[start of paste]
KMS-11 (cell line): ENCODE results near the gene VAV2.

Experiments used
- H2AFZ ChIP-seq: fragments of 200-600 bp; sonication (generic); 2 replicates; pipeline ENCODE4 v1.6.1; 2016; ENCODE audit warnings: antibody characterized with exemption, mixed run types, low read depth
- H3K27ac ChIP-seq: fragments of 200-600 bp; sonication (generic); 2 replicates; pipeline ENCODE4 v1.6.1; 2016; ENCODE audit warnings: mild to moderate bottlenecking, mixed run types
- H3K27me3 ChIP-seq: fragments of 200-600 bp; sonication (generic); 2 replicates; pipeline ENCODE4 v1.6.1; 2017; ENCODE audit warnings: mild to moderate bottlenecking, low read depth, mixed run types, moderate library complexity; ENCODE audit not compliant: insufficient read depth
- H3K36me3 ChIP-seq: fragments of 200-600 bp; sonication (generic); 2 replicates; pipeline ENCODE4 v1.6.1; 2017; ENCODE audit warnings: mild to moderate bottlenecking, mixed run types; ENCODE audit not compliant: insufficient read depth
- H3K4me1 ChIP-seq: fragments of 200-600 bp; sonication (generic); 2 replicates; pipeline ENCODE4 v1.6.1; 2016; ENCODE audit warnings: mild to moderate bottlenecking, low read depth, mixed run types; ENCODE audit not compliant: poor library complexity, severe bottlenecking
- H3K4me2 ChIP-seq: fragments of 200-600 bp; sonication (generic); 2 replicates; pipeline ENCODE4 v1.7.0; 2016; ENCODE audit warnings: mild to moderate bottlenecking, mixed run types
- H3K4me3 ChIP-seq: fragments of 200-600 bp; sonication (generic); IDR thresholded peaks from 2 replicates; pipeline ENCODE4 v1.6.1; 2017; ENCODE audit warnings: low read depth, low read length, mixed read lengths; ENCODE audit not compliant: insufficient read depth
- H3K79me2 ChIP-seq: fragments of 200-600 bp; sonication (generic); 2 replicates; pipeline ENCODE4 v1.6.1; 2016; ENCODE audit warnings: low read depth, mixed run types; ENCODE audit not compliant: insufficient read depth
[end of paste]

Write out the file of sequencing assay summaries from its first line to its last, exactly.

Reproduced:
KMS-11 (cell line): ENCODE results near the gene VAV2.

Experiments used
- H2AFZ ChIP-seq: fragments of 200-600 bp; sonication (generic); 2 replicates; pipeline ENCODE4 v1.6.1; 2016; ENCODE audit warnings: antibody characterized with exemption, mixed run types, low read depth
- H3K27ac ChIP-seq: fragments of 200-600 bp; sonication (generic); 2 replicates; pipeline ENCODE4 v1.6.1; 2016; ENCODE audit warnings: mild to moderate bottlenecking, mixed run types
- H3K27me3 ChIP-seq: fragments of 200-600 bp; sonication (generic); 2 replicates; pipeline ENCODE4 v1.6.1; 2017; ENCODE audit warnings: mild to moderate bottlenecking, low read depth, mixed run types, moderate library complexity; ENCODE audit not compliant: insufficient read depth
- H3K36me3 ChIP-seq: fragments of 200-600 bp; sonication (generic); 2 replicates; pipeline ENCODE4 v1.6.1; 2017; ENCODE audit warnings: mild to moderate bottlenecking, mixed run types; ENCODE audit not compliant: insufficient read depth
- H3K4me1 ChIP-seq: fragments of 200-600 bp; sonication (generic); 2 replicates; pipeline ENCODE4 v1.6.1; 2016; ENCODE audit warnings: mild to moderate bottlenecking, low read depth, mixed run types; ENCODE audit not compliant: poor library complexity, severe bottlenecking
- H3K4me2 ChIP-seq: fragments of 200-600 bp; sonication (generic); 2 replicates; pipeline ENCODE4 v1.7.0; 2016; ENCODE audit warnings: mild to moderate bottlenecking, mixed run types
- H3K4me3 ChIP-seq: fragments of 200-600 bp; sonication (generic); IDR thresholded peaks from 2 replicates; pipeline ENCODE4 v1.6.1; 2017; ENCODE audit warnings: low read depth, low read length, mixed read lengths; ENCODE audit not compliant: insufficient read depth
- H3K79me2 ChIP-seq: fragments of 200-600 bp; sonication (generic); 2 replicates; pipeline ENCODE4 v1.6.1; 2016; ENCODE audit warnings: low read depth, mixed run types; ENCODE audit not compliant: insufficient read depth